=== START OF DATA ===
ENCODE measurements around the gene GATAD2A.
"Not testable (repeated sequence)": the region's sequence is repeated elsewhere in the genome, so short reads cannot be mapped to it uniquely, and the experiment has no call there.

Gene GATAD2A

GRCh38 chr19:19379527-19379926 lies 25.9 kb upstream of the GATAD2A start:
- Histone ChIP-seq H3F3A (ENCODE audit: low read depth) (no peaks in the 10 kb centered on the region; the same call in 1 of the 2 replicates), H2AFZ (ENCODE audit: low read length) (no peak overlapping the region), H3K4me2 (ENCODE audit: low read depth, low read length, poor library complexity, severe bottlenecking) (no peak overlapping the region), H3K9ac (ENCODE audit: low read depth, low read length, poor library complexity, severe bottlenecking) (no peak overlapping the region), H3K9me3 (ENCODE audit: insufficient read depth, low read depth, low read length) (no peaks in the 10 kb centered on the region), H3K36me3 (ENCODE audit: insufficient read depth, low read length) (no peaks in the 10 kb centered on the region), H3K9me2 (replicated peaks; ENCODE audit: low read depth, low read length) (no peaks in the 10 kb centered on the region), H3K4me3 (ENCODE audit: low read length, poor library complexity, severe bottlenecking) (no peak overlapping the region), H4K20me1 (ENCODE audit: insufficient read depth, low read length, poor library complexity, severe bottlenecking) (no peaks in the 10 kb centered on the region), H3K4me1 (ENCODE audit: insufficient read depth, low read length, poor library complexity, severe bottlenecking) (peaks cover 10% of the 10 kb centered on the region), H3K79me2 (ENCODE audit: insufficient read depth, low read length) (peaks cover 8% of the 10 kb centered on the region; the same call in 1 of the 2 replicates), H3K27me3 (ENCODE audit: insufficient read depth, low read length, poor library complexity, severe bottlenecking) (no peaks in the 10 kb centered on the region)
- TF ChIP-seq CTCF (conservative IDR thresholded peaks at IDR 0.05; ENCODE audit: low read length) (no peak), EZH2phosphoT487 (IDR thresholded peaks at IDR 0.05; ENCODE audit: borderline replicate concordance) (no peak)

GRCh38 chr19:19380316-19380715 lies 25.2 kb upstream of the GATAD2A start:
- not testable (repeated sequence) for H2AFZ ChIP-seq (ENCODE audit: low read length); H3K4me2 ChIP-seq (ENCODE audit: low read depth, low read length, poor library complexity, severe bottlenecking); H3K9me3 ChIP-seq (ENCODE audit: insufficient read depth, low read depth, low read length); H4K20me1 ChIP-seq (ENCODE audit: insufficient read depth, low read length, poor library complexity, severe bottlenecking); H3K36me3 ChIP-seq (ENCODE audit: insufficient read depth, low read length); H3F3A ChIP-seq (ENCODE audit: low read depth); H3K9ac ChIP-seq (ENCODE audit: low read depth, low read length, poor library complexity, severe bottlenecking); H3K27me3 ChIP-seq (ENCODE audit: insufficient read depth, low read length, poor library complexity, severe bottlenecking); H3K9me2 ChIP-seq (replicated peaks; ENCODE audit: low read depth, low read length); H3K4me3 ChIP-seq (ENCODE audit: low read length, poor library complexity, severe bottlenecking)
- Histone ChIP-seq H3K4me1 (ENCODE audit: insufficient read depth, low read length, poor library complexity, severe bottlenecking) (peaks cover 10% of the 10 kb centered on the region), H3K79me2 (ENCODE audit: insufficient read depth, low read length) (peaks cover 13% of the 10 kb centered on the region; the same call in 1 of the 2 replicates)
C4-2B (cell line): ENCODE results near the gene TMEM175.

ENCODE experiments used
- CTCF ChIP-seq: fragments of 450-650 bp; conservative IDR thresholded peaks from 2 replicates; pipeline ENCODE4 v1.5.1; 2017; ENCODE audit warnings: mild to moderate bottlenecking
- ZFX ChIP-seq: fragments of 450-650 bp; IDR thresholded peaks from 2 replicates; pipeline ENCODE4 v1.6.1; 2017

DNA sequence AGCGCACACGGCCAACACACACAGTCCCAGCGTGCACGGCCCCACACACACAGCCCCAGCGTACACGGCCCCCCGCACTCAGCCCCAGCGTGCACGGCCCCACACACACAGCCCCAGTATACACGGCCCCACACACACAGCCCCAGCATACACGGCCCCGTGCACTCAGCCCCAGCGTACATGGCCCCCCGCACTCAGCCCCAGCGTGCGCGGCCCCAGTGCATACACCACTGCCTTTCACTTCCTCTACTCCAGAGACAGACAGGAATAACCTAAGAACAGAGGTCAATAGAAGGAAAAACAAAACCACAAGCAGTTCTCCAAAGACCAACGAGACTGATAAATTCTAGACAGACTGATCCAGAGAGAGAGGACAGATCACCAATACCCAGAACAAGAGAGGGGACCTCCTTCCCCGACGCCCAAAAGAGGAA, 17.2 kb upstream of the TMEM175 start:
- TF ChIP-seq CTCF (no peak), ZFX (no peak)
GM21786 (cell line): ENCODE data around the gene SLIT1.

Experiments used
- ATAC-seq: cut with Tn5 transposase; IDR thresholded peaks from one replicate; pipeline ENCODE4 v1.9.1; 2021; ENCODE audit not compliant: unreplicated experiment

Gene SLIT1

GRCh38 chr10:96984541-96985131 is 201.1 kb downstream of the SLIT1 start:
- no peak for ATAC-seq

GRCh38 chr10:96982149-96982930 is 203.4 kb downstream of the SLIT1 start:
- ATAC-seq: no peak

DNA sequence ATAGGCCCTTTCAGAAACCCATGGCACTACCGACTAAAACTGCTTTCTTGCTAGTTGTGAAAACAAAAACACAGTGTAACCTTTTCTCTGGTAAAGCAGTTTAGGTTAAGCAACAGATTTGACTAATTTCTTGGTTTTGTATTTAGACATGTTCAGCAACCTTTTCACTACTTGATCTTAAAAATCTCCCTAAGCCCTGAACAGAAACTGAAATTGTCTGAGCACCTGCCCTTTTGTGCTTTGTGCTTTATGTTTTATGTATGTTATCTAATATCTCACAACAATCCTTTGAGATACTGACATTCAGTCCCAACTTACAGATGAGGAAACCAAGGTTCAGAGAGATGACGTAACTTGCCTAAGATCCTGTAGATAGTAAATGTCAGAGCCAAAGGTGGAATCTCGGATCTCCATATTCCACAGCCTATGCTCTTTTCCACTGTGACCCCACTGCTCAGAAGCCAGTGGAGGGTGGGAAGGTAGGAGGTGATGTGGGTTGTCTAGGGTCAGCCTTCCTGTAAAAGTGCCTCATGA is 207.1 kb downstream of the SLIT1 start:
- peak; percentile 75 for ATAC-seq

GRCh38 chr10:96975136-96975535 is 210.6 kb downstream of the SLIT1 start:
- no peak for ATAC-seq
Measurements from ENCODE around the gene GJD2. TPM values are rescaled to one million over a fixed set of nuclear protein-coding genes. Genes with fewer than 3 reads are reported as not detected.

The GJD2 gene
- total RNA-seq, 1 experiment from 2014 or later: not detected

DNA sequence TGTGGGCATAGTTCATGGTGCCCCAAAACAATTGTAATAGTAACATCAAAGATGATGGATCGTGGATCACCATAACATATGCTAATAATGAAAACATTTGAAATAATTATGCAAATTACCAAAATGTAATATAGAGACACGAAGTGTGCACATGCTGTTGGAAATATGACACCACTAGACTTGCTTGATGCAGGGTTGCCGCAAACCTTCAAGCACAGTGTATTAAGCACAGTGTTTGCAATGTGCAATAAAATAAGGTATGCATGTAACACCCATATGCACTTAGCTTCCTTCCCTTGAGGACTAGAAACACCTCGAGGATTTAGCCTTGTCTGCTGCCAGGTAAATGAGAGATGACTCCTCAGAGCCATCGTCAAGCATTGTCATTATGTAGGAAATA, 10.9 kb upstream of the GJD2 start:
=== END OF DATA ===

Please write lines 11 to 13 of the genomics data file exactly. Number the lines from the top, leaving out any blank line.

ENCODE experiments used
- CTCF ChIP-seq: fragments of 450-650 bp; conservative IDR thresholded peaks from 2 replicates; pipeline ENCODE4 v1.5.1; 2017; ENCODE audit warnings: mild to moderate bottlenecking
- ZFX ChIP-seq: fragments of 450-650 bp; IDR thresholded peaks from 2 replicates; pipeline ENCODE4 v1.6.1; 2017